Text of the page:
“. . . for you shall worship no other god, for the Lord, whose name is Jealous, is a jealous God.” Exodus 34:14
God very explicitly calls Himself a jealous God in the Scriptures. This has been a major stumbling block for a lot of people. The “New Atheists” like Richard Dawkins and Daniel Dennett chide the God of the Old Testament for His jealousy. Oprah Winfrey was turned off by the Christian God when a preacher said that He is jealous. Isn’t jealousy a vice? If God is all good, how can jealousy be a major part of His character?
First, we need to make this distinction clear: there is a good kind of jealousy and a bad kind of jealousy. In his book, Is God a Moral Monster?, Paul Copan says, “If jealousy is rooted in self-centeredness, it is clearly the wrong kind of jealousy. A jealousy that springs from concern for another’s well-being, however, is appropriate,” (pg. 34). Jealousy, if done properly, can actually be a godly trait. Paul, when writing against false apostles in Corinth, says “I feel a divine jealousy for you, since I betrothed you to one husband, to present you as a pure virgin to Christ,” (2 Cor. 11:2). Think of a married couple. If another man tries to seduce the wife, or if she commits adultery against her husband, the husband is being entirely appropriate by feeling jealous and angry! This isn’t a self-centered and controlling jealousy, but a jealousy that is ultimately concerned with protecting his wife and the covenant he made with her; or a jealousy brought about by the pain of betrayal and a violation of what is his.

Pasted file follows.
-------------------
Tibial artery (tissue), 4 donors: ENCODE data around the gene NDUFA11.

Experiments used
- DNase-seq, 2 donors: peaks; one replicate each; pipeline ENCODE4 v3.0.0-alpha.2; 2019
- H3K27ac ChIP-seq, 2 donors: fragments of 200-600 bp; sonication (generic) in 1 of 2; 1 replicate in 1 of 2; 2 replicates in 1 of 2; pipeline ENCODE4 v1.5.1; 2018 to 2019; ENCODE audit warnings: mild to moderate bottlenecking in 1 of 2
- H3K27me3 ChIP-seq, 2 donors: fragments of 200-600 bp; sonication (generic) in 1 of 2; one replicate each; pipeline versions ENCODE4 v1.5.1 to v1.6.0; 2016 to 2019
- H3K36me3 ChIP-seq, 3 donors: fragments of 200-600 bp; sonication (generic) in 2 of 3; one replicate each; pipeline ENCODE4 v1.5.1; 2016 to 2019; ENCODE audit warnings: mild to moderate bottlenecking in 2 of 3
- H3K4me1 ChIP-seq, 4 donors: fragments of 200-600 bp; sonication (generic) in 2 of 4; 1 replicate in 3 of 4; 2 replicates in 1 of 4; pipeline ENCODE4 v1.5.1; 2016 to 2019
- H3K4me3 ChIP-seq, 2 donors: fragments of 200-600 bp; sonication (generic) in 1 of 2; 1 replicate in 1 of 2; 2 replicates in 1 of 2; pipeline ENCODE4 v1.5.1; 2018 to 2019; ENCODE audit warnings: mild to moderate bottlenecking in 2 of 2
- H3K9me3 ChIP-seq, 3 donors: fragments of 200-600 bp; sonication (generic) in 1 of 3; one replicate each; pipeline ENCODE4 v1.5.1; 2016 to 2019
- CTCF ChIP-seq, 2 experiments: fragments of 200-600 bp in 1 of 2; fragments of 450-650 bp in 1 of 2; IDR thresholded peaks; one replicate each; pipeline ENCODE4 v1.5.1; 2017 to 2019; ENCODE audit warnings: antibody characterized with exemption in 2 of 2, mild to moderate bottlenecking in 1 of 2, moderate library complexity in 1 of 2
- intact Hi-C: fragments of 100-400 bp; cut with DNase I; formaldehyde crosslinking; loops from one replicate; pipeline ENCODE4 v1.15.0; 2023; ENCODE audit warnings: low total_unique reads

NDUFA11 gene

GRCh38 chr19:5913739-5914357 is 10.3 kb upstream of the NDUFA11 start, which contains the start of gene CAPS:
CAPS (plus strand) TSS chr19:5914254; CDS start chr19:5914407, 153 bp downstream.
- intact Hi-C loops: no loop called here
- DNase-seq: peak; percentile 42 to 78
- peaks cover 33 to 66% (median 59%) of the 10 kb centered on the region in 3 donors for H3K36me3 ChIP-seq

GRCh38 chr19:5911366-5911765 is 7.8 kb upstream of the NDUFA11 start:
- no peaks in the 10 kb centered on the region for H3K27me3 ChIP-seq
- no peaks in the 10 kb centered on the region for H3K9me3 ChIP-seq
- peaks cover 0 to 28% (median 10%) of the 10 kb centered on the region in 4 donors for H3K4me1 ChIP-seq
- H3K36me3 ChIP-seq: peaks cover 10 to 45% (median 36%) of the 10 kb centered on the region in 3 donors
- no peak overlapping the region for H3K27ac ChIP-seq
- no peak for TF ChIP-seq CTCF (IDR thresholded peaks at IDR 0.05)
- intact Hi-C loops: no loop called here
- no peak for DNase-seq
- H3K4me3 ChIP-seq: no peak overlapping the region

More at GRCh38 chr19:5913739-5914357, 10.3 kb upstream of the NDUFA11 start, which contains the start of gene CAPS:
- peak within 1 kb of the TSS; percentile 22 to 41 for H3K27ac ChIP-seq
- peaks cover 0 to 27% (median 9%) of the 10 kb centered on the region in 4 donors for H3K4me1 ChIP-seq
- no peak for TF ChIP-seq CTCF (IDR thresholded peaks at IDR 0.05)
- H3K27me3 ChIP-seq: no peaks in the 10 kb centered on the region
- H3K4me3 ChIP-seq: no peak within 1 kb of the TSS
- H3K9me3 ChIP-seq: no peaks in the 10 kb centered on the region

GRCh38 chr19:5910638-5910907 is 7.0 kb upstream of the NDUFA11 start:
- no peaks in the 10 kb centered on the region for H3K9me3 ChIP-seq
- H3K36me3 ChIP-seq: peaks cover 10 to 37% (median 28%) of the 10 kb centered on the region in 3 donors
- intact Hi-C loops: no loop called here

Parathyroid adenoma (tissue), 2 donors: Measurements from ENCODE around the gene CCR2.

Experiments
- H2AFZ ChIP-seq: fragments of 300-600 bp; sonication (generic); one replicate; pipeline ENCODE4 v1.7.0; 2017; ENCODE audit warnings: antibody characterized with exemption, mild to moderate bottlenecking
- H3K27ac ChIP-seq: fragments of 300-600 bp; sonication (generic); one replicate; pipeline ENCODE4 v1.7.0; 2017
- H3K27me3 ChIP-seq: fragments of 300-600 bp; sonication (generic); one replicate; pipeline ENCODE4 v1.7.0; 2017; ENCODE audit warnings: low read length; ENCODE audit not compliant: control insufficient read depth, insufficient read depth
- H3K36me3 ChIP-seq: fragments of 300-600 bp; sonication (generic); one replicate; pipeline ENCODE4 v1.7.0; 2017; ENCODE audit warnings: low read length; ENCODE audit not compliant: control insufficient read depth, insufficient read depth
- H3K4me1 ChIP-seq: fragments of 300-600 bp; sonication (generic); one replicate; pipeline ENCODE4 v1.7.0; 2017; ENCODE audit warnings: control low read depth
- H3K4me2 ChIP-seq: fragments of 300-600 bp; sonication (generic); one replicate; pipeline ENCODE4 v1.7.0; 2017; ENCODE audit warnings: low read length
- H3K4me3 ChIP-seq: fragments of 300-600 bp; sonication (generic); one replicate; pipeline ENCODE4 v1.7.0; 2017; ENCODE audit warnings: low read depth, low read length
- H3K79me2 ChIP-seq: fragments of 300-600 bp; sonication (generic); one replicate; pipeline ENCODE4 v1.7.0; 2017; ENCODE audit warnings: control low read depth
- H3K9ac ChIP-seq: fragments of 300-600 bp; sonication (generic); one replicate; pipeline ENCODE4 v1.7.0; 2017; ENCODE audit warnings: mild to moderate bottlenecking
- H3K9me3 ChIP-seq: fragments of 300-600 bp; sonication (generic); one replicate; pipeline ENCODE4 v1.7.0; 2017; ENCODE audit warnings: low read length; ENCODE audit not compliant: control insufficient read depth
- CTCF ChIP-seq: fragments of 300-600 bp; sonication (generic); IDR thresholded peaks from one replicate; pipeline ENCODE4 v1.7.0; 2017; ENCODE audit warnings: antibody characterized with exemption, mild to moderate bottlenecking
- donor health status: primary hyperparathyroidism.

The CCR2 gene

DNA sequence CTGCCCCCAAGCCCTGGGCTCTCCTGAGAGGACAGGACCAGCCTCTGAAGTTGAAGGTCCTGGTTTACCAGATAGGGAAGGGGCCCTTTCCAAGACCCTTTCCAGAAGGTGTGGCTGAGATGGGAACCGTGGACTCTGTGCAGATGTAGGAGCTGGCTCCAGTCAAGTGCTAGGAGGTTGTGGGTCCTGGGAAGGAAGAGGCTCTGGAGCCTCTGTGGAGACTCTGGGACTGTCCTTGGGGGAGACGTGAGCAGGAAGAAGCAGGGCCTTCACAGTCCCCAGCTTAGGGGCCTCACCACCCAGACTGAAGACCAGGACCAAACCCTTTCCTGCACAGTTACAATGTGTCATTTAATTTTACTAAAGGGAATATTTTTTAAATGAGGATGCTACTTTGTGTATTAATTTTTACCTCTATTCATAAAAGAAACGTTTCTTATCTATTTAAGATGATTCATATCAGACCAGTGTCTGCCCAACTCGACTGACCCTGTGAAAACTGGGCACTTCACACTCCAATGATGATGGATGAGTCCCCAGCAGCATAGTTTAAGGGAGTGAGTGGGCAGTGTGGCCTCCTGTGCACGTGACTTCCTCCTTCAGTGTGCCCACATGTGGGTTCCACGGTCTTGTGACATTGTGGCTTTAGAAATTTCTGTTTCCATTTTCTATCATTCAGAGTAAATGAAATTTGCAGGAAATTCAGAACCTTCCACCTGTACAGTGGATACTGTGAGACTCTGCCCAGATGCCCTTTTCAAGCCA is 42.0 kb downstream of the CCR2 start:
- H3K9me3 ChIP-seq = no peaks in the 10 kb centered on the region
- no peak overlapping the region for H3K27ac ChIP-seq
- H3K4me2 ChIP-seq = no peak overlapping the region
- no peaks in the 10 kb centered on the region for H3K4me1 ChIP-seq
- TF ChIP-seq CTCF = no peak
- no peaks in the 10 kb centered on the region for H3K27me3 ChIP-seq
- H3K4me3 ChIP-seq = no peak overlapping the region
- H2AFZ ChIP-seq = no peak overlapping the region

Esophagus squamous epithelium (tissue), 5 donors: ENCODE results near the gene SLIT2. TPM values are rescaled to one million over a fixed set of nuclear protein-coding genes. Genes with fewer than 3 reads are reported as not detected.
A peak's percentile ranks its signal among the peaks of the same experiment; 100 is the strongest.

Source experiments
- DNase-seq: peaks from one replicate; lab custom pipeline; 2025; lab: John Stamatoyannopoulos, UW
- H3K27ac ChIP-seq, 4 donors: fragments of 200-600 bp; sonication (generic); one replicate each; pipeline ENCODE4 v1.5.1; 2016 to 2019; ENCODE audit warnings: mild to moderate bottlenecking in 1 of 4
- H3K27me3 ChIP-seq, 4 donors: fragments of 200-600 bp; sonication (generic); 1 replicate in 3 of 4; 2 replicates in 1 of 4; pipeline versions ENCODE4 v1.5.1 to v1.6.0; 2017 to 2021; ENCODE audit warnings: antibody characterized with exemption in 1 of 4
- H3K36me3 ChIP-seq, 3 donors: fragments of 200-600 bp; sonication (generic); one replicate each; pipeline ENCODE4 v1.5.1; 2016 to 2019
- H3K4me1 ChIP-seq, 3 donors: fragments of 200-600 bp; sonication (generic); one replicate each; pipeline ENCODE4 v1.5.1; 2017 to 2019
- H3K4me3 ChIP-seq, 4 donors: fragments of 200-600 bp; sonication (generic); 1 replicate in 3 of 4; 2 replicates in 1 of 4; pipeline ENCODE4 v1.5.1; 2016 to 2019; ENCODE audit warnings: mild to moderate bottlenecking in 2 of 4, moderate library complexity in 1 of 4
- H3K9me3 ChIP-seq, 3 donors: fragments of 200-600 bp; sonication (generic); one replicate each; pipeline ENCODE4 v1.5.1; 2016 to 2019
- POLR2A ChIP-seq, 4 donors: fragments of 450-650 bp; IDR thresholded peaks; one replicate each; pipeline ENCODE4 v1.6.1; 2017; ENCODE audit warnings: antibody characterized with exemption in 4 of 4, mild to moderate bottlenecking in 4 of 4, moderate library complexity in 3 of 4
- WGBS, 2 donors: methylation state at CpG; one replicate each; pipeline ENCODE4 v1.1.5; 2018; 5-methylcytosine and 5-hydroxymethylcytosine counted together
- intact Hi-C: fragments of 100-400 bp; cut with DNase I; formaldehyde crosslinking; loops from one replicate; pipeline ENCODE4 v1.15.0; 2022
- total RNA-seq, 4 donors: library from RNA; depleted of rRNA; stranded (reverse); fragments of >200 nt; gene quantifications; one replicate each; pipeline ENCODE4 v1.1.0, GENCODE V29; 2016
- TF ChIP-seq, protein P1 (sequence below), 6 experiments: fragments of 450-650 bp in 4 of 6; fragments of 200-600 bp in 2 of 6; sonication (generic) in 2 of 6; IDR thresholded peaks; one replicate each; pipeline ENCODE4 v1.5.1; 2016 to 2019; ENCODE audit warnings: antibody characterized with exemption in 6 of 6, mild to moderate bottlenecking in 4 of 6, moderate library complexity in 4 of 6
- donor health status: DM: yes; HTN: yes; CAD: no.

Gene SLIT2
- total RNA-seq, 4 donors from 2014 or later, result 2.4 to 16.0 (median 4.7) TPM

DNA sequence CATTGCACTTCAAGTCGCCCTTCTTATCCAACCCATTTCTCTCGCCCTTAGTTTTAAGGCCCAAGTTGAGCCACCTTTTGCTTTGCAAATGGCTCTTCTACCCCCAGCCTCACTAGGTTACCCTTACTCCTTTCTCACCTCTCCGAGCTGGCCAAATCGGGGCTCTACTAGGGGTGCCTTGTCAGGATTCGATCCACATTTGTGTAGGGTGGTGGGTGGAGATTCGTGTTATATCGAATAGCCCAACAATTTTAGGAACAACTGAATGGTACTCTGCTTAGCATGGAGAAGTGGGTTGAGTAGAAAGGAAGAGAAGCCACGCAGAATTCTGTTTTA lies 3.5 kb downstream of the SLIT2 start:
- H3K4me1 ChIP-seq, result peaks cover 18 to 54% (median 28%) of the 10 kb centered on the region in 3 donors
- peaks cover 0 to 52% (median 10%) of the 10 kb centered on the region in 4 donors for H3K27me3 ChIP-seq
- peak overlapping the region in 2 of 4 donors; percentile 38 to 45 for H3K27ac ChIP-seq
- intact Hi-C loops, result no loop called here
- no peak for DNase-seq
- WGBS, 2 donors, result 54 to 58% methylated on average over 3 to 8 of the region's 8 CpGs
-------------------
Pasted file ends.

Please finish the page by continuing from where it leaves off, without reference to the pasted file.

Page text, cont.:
In the Old Testament God compares Himself to a husband who is constantly being betrayed by His adulterous bride, Israel. “How I have been hurt by their adulterous hearts which turned away from Me, and by their eyes which played the harlot after their idols,” (Ezek. 6:9). Whenever we worship idols instead of God, we commit adultery against Him. Just think about that! God loves us and desires our love, but it hurts and exasperates Him when we reject Him. According to Paul Copan, “Jealousy implies vulnerability and the capacity to experience pain—not the pettiness of a power-hungry deity obsessed with dominating people,” (pg. 38).
Just as a husband’s jealousy can motivate him to protect his wife and his marriage, God’s jealousy motivates Him to protect us from the self-harm that comes from sin and idolatry. In the Old Testament book of Hosea, God describes Israel as a whore that says “I will go after my lovers, who give me my bread and my water, my wool and my flax, my oil and my drink. . .” But the Lord says “I will hedge up her way with thorns, and I will build a wall against her, so that she cannot find her paths.” He doesn’t do this because He’s controlling and mean, but because she will realize that she needs to return to her first husband, God, “for it was better for me then than now.” God is the one who “gave her the grain, the wine, and the oil, who lavished on her silver and gold. . .” (Hosea 2:5-8).
It is better to be with our Father than to run after other idols, and the Lord is so jealous for us that He seeks to protect that relationship. He may frustrate us in the process, but He’s doing it for our good, that we may find true joy in Him and not seek the pleasures of sin that are fleeting and ultimately unsatisfying. I thank God for His jealousy.